Remember — if you are taking any pain medicine, be sure to ask your doctor or pharmacist before you take any other medicine, either prescription or over-the-counter. You should also check with your doctor or pharmacist before taking an herbal supplement or vitamin.

Types (classes) of pain medication

Pain medications are drugs used to relieve discomfort associated with disease, injury, or surgery. Because the pain process is complex, there are many types of pain drugs that provide relief by acting through a variety of physiological mechanisms. Thus, effective medication for nerve pain will likely have a different mechanism of action than arthritis pain medication.

  • Nonsteroidal anti-inflammatory drugs (NSAIDs) act on substances in the body that can cause inflammation, pain, and fever.
  • Corticosteroids are often administered as an injection at the site of musculoskeletal injuries. They exert powerful anti-inflammatory effects. They can also be taken orally to relieve pain from, for example, arthritis.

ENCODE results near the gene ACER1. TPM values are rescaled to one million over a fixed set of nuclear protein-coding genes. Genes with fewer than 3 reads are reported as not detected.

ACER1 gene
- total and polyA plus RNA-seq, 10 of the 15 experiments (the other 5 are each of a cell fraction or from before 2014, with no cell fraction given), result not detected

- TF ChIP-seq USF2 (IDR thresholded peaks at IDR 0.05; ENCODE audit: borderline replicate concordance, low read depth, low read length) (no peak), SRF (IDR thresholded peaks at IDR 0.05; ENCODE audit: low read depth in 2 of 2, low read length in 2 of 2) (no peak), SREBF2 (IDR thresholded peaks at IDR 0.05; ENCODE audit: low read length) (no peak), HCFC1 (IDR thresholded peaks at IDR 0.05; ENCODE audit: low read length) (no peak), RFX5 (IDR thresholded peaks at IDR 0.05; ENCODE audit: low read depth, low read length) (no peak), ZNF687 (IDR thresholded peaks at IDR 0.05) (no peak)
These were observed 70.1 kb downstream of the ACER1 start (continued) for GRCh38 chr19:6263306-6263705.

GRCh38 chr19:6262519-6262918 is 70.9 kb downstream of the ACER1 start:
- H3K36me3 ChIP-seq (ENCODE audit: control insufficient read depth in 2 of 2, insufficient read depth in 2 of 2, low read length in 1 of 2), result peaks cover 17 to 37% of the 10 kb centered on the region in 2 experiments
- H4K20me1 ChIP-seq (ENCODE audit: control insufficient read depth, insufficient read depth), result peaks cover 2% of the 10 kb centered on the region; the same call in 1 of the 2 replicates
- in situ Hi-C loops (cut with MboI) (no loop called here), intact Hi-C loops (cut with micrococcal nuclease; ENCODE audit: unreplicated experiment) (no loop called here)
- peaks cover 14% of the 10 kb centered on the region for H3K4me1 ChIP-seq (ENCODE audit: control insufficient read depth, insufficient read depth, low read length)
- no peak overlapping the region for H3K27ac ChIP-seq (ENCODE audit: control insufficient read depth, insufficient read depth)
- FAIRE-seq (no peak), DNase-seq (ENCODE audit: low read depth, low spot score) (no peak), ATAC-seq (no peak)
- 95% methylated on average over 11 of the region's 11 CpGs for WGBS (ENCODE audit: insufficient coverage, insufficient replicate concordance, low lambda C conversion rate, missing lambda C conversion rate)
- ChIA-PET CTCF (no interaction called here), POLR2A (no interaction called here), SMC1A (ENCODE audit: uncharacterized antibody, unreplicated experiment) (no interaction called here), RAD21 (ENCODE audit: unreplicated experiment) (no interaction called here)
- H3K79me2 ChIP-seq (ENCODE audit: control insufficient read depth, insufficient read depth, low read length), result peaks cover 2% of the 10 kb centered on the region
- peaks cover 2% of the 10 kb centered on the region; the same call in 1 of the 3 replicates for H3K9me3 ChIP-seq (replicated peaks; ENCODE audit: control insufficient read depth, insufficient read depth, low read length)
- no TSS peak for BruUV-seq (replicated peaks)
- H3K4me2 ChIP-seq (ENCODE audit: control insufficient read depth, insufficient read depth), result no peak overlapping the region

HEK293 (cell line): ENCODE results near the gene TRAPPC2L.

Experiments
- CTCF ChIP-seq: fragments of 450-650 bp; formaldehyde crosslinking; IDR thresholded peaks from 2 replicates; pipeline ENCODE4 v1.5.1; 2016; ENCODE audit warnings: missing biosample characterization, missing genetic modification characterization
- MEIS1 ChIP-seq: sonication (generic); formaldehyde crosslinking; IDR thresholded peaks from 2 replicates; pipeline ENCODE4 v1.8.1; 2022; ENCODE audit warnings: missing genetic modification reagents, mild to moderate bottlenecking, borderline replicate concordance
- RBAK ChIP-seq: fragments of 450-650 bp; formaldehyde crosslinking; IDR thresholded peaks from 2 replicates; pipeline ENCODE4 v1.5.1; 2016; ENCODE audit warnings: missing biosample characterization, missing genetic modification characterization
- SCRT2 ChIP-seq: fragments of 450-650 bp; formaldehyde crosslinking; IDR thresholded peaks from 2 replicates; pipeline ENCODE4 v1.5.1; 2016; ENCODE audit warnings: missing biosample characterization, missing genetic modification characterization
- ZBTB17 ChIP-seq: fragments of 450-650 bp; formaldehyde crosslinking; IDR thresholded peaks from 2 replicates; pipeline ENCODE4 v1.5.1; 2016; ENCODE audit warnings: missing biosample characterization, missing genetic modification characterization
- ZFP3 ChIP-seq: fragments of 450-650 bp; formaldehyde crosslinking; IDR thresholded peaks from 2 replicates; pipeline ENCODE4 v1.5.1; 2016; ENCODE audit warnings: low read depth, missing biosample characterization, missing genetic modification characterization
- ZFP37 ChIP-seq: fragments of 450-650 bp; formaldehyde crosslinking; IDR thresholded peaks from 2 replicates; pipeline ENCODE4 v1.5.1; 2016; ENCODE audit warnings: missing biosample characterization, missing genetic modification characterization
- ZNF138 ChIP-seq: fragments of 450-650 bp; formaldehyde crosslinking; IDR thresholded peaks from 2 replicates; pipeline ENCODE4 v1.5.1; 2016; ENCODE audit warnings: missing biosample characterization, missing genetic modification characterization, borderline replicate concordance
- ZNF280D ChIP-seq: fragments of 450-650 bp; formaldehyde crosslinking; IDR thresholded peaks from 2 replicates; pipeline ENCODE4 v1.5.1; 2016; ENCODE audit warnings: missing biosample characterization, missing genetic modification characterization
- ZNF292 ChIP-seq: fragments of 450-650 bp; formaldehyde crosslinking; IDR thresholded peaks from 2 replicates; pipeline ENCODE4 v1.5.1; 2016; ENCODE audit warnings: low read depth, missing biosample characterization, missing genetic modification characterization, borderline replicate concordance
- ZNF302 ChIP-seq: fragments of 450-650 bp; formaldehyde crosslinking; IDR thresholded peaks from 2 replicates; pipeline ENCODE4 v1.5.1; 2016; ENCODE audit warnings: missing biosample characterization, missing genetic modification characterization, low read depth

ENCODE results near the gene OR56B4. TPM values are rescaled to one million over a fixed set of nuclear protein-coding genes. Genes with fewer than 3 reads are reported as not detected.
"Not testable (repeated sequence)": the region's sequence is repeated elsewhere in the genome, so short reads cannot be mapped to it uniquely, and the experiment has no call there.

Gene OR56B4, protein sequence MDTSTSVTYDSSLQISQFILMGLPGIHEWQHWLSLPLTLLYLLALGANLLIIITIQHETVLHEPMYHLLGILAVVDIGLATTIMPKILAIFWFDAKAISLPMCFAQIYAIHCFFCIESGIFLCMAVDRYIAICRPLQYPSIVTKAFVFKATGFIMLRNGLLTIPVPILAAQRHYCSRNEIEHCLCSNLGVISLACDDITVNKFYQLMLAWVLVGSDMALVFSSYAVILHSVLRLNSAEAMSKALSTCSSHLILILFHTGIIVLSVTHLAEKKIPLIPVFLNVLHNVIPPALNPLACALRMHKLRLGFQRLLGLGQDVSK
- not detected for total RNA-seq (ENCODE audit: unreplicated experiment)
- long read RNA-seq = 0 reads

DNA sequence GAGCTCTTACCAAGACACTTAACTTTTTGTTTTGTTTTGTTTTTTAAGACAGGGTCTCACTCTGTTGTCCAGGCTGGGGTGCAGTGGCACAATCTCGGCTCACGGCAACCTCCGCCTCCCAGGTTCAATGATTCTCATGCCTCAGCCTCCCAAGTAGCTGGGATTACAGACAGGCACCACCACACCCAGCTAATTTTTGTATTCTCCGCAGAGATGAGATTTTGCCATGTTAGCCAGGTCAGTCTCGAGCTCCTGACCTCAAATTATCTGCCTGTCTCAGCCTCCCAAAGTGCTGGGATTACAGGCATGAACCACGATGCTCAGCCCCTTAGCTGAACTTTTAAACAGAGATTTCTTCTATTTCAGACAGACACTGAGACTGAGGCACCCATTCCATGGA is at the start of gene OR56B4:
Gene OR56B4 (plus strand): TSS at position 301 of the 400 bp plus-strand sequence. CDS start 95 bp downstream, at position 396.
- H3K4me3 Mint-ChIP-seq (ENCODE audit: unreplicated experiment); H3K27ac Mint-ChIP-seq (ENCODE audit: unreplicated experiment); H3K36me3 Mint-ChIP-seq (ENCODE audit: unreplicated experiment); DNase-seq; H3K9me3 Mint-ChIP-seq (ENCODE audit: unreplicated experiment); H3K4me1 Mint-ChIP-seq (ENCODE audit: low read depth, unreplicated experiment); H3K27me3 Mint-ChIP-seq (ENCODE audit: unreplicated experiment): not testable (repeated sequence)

• Acetaminophen increases the body’s pain threshold, but it has little effect on inflammation.
  • Opioids, also known as narcotic analgesics, modify pain messages in the brain.
  • Muscle relaxants reduce pain from tense muscle groups, most likely through sedative action in the central nervous system.
  • Anti-anxiety drugs work on pain in three ways: they reduce anxiety, they relax muscles, and they help patients cope with discomfort.
  • Some antidepressants, particularly the tricyclics, may reduce pain transmission through the spinal cord.
  • Some anticonvulsant drugs also relieve the pain of neuropathies, possibly by stabilizing nerve cells.
Posted in Acetaminophen, Anticonvulsant, Antidepressants, Anxiolytics, Chronic Pain, Muscle relaxants, NSAIDs, Pain Medications